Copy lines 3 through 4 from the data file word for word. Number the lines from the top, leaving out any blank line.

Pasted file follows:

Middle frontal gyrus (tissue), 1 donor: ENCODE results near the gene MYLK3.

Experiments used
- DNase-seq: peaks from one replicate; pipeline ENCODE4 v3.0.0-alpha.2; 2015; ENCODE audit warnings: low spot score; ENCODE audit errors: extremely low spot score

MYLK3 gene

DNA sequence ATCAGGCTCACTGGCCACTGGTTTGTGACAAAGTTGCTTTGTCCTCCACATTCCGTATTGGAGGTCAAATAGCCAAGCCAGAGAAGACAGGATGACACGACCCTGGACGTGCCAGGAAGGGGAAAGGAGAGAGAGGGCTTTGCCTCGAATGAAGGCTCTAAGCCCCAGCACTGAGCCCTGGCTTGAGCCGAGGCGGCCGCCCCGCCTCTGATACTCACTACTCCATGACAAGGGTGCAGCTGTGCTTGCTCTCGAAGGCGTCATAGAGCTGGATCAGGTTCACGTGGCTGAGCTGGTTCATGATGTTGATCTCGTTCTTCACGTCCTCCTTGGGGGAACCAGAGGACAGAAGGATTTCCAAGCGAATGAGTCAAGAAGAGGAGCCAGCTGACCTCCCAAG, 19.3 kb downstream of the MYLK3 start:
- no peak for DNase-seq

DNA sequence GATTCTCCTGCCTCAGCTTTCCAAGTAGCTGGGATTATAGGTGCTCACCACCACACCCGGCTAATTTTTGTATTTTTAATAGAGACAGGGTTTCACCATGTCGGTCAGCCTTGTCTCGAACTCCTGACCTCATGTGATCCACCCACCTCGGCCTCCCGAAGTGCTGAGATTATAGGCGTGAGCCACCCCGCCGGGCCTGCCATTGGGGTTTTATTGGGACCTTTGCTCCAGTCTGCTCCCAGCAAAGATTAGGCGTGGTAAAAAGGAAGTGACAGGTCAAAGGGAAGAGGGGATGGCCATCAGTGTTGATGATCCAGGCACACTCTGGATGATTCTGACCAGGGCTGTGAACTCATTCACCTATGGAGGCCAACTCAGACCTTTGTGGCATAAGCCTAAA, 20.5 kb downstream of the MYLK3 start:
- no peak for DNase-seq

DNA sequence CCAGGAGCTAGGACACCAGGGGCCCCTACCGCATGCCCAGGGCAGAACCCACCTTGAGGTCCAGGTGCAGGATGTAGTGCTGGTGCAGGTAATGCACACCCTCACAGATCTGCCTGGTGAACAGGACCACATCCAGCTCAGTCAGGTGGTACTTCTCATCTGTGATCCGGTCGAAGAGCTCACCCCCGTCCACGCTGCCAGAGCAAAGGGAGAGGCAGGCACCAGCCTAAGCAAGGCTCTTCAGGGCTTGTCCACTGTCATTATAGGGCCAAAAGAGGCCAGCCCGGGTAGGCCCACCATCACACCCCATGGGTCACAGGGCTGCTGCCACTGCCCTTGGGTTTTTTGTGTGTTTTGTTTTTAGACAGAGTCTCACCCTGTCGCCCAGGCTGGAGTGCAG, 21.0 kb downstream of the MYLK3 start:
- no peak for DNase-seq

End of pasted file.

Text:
- DNase-seq: peaks from one replicate; pipeline ENCODE4 v3.0.0-alpha.2; 2015; ENCODE audit warnings: low spot score; ENCODE audit errors: extremely low spot score

MYLK3 gene